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Fracking Threatens Utah National Monuments, Climate

WildEarth Guardians Confronts Trump Plan to Sell Public Lands Next to Bears Ears, Dinosaur National Monuments to Oil and Gas Industry

Denver – WildEarth Guardians this week called on the federal government to defend two of Utah’s iconic National Monuments and cancel plans to auction off nearly 160,000 acres of public lands for fracking in late 2017 and early 2018. 

“In spite of overwhelming public support for our National Monuments, President Trump and his Interior Secretary lackey, Ryan Zinke, are letting the oil and gas industry take them over,” said Becca Fischer, a Climate Guardian with WildEarth Guardians.  “This wanton giveaway of our public lands next to Bears Ears and Dinosaur National Monuments underscores how Trump and Zinke are steadily sacrificing our public lands for fossil fuels.  We have to put an end to this.” 

WildEarth Guardians submitted comments this week to Zinke’s Bureau of Land Management and called out the agency for its latest fracking plans, which involve public lands directly adjacent to Bears Ears and Dinosaur National Monuments. 

In December, the agency is proposing to auction off nearly 100,000 acres of public lands in northeastern Utah, much of which is next to Dinosaur National Monument and along the Green River.  In March 2018, the agency is proposing to auction off nearly 60,000 acres of public lands in southern Utah, most of which are located directly east of Bears Ears National Monument.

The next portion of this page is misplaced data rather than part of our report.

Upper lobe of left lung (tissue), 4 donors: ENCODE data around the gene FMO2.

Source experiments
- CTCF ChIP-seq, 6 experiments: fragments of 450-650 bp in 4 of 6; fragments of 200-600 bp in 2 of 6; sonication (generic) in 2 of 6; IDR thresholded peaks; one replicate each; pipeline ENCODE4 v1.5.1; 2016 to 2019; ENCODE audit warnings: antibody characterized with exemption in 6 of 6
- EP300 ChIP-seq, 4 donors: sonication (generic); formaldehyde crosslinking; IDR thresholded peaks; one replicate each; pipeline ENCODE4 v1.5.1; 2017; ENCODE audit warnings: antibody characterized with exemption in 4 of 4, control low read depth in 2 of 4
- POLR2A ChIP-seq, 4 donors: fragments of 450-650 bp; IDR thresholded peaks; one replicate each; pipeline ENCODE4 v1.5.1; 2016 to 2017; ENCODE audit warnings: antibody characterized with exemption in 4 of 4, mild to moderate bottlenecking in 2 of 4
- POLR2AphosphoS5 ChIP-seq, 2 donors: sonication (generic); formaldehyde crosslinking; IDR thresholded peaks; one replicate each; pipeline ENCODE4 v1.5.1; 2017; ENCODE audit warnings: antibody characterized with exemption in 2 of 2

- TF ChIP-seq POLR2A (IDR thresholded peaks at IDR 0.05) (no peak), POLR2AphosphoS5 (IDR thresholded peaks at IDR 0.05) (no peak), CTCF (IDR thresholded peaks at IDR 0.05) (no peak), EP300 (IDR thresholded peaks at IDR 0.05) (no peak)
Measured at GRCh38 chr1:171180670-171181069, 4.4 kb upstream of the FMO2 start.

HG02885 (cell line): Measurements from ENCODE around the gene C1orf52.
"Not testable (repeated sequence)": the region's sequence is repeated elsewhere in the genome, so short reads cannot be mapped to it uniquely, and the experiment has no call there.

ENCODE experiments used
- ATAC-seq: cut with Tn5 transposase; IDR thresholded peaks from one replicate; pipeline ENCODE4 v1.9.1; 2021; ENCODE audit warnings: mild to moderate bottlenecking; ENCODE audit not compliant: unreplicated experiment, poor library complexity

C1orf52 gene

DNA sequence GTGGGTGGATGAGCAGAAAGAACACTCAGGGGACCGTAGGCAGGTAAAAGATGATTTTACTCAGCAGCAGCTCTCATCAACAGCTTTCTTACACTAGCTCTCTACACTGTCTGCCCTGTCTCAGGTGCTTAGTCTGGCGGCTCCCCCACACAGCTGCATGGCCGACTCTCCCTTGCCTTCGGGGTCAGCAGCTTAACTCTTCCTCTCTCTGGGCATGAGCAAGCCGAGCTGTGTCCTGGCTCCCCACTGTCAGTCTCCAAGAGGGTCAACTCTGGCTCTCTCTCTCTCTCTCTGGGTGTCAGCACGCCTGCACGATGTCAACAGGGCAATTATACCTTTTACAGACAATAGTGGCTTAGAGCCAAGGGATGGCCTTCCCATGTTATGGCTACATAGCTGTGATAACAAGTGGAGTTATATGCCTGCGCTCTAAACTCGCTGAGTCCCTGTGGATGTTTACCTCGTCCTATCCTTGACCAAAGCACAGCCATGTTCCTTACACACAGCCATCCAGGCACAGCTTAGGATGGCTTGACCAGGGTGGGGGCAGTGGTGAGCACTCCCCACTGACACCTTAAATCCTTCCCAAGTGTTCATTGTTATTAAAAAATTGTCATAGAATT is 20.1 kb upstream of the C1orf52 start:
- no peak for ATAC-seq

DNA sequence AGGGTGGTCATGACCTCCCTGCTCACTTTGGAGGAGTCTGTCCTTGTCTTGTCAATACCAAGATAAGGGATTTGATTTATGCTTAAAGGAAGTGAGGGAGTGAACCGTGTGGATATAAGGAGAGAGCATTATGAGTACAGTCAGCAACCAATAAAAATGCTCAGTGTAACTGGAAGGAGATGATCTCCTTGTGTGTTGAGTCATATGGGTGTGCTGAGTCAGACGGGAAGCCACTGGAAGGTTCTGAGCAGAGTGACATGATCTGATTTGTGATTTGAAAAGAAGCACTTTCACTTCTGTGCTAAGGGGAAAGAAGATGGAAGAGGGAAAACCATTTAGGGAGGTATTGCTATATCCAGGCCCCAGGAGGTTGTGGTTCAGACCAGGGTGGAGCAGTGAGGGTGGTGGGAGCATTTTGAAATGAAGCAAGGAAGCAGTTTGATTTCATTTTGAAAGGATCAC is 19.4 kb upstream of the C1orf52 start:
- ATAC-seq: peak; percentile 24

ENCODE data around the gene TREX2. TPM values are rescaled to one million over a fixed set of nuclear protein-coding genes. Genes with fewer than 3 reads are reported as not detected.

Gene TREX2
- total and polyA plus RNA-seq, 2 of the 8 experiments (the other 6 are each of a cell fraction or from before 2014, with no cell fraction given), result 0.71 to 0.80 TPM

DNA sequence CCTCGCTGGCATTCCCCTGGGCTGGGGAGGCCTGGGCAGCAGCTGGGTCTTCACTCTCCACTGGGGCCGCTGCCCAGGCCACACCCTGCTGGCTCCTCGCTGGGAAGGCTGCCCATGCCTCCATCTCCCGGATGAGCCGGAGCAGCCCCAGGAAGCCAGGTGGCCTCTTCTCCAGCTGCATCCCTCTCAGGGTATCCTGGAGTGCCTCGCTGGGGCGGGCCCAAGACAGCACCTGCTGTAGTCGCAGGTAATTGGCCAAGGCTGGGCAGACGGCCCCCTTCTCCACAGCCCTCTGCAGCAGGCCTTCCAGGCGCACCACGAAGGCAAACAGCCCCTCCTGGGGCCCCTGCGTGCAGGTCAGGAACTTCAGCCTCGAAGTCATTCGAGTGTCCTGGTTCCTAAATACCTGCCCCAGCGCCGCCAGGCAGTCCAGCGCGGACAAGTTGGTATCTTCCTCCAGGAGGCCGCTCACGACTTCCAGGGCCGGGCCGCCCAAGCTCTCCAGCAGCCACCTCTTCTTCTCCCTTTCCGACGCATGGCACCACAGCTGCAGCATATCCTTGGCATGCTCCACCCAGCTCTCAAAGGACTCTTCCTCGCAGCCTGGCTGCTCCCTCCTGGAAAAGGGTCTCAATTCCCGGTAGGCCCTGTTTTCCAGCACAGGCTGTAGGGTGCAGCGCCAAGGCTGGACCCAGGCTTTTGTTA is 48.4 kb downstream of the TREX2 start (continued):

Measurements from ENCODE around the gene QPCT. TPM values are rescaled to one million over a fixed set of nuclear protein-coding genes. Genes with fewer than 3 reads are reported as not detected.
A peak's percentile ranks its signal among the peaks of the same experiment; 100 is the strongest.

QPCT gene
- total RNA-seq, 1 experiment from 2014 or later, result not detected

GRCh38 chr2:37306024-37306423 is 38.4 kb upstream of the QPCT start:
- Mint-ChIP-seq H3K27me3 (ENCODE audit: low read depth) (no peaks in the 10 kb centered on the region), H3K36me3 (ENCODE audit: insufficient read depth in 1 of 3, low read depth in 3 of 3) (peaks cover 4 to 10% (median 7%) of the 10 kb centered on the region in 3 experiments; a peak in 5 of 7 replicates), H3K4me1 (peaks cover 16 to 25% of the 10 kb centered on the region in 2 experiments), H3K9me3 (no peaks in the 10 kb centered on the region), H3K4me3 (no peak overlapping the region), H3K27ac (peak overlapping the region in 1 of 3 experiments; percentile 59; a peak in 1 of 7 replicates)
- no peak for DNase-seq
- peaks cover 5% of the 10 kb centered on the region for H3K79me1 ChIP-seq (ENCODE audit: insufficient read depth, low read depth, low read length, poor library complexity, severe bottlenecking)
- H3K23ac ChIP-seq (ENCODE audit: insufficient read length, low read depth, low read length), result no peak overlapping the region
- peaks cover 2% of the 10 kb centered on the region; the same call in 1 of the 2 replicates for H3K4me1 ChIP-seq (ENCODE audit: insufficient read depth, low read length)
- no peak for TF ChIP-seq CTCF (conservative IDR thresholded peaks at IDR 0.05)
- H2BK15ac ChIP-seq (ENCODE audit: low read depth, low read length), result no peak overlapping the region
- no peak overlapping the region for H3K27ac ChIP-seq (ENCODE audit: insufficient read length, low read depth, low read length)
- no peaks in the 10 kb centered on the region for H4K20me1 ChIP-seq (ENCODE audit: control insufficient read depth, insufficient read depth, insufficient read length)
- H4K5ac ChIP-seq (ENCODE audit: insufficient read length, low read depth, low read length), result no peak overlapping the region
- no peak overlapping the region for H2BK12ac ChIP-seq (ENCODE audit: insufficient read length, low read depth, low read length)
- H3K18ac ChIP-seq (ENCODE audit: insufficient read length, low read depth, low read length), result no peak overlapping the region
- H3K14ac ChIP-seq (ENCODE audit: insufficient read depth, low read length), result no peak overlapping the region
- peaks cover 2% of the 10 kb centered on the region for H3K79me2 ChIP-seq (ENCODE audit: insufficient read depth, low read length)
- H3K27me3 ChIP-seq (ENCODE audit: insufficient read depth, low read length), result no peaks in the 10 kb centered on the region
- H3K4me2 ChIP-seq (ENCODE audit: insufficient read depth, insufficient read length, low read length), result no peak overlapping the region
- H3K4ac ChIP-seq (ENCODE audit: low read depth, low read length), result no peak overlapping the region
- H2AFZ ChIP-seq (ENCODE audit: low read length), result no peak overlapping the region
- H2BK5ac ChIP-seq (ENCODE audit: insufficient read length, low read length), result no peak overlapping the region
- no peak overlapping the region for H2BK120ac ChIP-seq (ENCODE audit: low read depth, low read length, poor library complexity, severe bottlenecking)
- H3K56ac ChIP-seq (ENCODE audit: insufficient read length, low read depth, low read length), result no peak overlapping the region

The Bureau of Land Management’s push to open Utah public lands for fracking comes as President Trump and Zinke have sought to remove protections for National Monuments and aggressively cater to the fossil fuel industry. 

Their move comes even as Americans want public lands protected, not opened up for fracking.  A 2017 poll by Colorado College, for example, found that 60 percent of Utah residents support National Monument protections and that Westerners want protection of public lands to take precedence over energy development by a margin of 3 to 1. 

In its comments, Guardians called on the Bureau of Land Management to abandon its fracking plans, citing not only the need to protect Bears Ears and Dinosaur National Monuments, but also the critical need to safeguard the climate.

In late June, WildEarth Guardians called on a federal court to put a halt to new oil and gas sales unless and until the Bureau of Land Management addresses the climate and public health implications of fossil fuel production. 

“This isn’t just about saving our National Monuments, it’s about defending our climate,” said Fischer.  “While Trump and Zinke are determined to turn their backs on clean energy, we’re here to say it’s time to keep our fossil fuels in the ground.”

The agency’s proposed giveaway comes as the oil and gas industry is hoarding public lands for fracking.  Less than half of all lands sold to oil and gas companies are actually producing, and more than 7,500 drilling permits are sitting idle.  In Utah, less than 40% of lands sold to industry are actually producing oil and gas and more than 2,100 drilling permits are sitting idle, more than in any other western state. 

To see pictures of Bears Ears National Monument, click here

To better understand the threat to Bears Ears posed by fracking, click here.

To see photos of fracking in the Uinta Basin near Dinosaur National Monument, click here


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